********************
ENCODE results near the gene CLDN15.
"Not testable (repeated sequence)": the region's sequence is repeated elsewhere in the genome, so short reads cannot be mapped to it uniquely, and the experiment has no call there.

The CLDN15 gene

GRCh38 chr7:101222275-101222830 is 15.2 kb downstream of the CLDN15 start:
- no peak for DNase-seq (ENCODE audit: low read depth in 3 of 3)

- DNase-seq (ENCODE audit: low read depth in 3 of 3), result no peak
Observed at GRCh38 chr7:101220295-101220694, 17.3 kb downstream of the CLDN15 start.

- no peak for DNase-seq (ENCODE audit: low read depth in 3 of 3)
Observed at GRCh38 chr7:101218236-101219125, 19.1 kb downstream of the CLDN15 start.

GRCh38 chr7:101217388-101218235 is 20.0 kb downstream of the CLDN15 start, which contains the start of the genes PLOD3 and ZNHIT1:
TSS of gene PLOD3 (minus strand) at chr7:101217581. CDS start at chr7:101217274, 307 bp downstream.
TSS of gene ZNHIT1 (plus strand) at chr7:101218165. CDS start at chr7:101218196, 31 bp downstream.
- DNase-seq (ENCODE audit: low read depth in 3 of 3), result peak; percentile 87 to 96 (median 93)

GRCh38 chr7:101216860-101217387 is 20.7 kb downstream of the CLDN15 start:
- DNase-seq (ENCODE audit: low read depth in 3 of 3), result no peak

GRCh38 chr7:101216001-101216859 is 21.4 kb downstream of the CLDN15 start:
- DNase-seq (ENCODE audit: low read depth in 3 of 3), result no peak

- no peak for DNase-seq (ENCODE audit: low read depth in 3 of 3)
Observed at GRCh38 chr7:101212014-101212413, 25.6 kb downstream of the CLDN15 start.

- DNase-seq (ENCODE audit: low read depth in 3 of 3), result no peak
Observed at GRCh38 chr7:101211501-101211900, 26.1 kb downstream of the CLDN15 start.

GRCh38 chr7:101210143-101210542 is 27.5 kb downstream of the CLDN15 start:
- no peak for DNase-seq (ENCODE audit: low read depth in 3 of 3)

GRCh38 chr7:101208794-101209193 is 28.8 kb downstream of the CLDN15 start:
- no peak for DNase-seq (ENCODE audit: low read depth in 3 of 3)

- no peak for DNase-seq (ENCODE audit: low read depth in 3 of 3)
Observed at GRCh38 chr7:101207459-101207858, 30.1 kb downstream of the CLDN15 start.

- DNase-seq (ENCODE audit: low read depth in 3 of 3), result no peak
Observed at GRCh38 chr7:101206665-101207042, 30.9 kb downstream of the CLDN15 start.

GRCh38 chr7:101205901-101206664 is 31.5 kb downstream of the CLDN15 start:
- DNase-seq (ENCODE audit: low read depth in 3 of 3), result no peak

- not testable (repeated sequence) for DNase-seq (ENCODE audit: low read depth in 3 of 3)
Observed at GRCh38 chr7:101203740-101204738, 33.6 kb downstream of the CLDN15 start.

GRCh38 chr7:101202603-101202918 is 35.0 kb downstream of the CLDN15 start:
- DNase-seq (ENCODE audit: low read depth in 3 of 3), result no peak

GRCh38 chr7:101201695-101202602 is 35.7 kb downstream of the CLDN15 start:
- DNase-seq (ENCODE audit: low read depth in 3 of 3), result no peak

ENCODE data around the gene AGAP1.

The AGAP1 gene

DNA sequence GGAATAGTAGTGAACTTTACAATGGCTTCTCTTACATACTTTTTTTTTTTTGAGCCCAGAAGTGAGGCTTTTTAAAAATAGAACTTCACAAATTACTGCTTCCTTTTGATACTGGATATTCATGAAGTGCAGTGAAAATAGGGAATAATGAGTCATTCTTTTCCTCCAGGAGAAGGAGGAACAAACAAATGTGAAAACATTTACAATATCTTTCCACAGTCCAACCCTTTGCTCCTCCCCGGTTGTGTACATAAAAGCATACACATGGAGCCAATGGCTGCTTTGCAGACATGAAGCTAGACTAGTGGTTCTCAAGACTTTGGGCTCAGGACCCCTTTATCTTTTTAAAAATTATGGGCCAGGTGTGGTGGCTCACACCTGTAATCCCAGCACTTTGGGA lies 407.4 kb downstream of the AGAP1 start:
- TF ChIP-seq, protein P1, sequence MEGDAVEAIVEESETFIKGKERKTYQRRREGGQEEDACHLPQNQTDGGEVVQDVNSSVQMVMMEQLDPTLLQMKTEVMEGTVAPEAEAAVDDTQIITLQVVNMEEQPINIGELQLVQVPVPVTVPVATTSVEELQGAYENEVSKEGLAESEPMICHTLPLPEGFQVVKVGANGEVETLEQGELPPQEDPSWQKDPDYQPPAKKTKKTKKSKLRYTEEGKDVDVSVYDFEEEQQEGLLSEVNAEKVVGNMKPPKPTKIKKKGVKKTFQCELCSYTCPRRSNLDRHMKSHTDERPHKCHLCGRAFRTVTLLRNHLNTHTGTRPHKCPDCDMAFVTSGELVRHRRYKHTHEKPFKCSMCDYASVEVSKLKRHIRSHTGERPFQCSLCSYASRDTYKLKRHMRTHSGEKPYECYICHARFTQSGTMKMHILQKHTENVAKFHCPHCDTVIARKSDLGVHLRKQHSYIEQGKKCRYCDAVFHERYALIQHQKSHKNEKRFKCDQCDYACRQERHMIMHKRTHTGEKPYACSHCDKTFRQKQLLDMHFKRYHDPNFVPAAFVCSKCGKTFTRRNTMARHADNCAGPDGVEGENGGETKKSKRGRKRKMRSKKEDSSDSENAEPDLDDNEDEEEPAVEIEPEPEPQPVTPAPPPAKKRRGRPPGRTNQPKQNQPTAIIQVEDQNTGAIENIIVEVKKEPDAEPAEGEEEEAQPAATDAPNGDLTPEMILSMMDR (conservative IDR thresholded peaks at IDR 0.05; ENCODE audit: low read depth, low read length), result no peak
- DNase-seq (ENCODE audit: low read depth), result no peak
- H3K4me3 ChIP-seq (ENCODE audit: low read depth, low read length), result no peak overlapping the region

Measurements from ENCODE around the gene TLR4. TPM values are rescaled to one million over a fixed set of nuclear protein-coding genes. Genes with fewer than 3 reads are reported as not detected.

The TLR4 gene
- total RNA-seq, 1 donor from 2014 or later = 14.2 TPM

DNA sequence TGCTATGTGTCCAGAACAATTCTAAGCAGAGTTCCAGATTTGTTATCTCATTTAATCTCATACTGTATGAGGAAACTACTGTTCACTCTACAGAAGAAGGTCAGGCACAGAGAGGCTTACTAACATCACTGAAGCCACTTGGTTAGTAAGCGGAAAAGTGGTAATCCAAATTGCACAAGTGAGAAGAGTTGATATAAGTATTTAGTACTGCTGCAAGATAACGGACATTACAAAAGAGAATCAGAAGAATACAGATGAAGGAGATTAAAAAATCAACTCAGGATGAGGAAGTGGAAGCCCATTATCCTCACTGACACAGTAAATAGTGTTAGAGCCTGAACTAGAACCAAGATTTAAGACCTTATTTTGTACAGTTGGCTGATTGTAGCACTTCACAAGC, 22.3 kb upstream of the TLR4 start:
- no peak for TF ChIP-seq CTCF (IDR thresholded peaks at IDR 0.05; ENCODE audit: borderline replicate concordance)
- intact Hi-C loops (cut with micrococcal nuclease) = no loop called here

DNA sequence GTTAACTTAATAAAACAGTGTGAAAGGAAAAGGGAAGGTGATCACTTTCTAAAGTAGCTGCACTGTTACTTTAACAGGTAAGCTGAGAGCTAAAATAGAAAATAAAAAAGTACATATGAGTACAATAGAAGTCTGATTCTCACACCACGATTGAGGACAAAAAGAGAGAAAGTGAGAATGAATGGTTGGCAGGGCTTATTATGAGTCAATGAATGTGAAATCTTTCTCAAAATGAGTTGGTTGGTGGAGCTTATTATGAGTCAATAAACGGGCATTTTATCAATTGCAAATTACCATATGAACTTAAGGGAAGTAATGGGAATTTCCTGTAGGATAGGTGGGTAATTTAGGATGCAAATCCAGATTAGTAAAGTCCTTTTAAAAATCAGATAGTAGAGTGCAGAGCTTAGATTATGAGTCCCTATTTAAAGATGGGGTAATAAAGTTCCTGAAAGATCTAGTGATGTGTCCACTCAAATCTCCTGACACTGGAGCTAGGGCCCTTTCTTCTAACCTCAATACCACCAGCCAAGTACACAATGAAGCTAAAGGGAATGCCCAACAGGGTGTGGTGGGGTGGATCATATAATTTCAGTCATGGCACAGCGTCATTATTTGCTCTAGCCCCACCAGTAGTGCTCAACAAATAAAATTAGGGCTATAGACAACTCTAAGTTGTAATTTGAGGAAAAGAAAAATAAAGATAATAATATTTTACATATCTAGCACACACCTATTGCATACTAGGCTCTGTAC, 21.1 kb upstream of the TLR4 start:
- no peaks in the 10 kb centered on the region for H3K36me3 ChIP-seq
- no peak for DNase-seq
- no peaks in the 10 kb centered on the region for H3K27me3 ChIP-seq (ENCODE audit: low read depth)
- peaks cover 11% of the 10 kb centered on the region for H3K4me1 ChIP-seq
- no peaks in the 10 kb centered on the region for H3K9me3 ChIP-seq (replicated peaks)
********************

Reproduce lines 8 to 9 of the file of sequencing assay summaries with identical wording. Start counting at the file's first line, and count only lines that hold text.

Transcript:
- no peak for DNase-seq (ENCODE audit: low read depth in 3 of 3)
Observed at GRCh38 chr7:101218236-101219125, 19.1 kb downstream of the CLDN15 start.